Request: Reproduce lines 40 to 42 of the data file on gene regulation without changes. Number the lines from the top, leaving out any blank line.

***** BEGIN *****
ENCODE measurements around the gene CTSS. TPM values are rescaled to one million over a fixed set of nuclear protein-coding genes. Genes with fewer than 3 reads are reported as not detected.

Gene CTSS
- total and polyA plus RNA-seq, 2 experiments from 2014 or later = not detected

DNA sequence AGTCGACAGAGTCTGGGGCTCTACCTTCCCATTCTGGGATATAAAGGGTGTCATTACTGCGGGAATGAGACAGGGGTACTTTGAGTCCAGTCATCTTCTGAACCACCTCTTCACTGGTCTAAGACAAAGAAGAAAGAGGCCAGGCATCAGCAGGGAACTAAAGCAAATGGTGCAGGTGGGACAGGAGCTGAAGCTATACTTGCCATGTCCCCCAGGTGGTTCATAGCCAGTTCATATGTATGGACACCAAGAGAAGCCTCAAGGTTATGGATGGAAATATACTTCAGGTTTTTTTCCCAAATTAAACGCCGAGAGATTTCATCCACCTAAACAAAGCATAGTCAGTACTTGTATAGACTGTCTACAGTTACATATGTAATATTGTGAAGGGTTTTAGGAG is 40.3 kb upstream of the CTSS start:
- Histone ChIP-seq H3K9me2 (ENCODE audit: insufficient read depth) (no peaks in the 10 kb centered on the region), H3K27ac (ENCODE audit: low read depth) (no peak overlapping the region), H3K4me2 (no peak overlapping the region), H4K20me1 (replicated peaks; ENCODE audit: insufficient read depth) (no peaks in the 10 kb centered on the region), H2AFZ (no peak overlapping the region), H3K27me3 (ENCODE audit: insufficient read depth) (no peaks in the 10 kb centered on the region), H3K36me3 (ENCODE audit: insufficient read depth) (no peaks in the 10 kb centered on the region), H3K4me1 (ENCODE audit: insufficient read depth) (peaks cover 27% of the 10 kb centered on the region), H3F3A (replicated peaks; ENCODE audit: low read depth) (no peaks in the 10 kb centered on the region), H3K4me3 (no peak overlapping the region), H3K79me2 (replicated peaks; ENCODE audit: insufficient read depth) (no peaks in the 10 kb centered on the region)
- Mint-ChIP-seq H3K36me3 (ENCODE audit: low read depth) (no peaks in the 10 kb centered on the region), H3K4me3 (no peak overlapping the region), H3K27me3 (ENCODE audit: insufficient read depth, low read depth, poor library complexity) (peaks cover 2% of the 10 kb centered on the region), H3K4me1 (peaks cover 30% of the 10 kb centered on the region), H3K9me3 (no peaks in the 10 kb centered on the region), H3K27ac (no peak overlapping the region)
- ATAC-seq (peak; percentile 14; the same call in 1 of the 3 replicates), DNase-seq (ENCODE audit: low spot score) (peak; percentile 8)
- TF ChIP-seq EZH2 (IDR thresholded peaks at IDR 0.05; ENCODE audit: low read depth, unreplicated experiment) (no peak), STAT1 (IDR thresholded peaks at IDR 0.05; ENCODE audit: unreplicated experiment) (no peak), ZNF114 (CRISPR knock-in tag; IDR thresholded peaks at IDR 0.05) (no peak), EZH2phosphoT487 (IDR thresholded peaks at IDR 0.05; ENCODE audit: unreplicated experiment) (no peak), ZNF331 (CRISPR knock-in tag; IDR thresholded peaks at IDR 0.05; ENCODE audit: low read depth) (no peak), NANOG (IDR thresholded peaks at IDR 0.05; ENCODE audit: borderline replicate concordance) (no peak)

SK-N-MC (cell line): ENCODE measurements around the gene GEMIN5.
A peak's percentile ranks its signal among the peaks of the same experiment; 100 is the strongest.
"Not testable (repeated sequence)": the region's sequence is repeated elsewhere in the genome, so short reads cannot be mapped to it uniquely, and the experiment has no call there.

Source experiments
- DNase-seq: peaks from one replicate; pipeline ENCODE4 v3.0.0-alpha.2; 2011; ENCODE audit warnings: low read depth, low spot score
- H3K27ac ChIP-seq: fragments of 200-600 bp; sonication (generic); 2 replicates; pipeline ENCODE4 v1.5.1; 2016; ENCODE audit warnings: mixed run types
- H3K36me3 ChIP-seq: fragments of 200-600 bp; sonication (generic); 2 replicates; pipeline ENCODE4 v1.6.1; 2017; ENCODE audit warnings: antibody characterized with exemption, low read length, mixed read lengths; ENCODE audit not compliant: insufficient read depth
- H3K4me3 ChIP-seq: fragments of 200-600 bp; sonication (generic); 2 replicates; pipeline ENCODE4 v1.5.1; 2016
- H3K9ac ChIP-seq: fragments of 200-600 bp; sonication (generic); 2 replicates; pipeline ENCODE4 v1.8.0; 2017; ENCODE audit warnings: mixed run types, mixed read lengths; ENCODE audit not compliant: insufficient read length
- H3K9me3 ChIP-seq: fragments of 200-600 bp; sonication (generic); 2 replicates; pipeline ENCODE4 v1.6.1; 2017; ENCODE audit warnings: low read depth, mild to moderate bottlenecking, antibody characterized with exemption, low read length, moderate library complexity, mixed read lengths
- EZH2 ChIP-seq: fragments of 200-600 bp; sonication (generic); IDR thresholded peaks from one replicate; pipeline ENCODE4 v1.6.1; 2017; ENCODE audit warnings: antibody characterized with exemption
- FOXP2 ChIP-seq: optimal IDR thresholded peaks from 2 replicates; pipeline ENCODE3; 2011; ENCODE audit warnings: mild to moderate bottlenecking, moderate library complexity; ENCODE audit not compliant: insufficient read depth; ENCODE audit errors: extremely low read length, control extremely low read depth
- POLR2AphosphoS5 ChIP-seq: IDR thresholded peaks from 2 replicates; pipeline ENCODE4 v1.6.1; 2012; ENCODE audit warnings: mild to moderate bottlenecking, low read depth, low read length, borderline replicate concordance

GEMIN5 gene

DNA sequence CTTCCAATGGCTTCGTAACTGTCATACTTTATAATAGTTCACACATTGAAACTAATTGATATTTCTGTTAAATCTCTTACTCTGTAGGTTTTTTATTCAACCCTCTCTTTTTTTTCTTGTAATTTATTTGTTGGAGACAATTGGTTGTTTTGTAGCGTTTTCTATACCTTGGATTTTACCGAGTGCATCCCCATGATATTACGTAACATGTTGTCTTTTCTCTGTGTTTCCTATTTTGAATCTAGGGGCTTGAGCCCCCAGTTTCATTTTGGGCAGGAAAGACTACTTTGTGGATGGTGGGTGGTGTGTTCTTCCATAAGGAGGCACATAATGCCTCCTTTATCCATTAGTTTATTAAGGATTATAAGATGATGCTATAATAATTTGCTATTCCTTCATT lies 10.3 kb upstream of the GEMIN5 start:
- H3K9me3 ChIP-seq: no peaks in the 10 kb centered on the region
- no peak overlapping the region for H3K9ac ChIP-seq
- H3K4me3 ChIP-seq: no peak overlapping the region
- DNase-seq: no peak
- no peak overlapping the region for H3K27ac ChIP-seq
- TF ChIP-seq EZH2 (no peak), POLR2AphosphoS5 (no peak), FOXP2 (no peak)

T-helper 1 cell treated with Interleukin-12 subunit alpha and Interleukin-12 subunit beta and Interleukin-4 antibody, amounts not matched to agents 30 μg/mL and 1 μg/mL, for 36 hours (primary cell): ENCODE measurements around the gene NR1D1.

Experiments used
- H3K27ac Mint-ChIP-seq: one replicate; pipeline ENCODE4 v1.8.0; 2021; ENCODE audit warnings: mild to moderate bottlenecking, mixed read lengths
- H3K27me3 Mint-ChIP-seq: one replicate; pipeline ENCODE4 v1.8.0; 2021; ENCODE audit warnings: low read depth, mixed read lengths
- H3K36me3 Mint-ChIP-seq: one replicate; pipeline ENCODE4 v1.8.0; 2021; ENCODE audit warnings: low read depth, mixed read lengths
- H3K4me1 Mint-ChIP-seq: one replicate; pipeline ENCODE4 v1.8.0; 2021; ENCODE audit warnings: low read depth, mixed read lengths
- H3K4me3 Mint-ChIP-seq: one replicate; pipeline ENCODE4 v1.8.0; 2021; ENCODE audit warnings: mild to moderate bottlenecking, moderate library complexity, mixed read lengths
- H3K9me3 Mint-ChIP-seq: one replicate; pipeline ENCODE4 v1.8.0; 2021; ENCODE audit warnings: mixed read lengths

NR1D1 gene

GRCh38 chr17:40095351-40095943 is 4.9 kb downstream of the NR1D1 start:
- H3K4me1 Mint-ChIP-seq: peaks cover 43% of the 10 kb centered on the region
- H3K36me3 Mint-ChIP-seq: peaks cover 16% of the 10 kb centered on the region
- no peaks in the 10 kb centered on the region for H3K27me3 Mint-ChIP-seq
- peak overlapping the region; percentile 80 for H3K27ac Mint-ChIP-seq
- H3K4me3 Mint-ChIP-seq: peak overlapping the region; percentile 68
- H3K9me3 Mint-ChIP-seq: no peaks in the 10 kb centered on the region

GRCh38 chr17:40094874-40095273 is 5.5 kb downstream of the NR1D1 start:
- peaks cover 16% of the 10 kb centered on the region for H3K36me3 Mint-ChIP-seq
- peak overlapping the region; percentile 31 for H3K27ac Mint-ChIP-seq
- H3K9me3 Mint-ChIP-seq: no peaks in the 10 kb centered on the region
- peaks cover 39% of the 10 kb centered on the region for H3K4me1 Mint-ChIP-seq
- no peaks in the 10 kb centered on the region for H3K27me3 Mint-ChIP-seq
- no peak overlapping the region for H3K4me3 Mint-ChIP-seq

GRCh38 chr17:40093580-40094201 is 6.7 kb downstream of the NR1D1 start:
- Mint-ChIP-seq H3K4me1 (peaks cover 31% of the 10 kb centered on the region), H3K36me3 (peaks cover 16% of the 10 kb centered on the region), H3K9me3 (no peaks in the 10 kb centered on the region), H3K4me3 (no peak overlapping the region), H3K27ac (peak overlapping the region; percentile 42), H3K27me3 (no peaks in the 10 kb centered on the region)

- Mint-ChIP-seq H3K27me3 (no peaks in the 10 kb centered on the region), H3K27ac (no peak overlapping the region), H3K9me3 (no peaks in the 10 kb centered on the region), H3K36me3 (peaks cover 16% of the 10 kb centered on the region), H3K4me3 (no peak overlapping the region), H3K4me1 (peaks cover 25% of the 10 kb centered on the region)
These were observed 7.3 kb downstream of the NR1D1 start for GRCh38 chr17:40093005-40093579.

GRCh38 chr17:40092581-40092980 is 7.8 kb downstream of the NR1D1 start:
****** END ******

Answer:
- H3K4me1 Mint-ChIP-seq: peaks cover 43% of the 10 kb centered on the region
- H3K36me3 Mint-ChIP-seq: peaks cover 16% of the 10 kb centered on the region
- no peaks in the 10 kb centered on the region for H3K27me3 Mint-ChIP-seq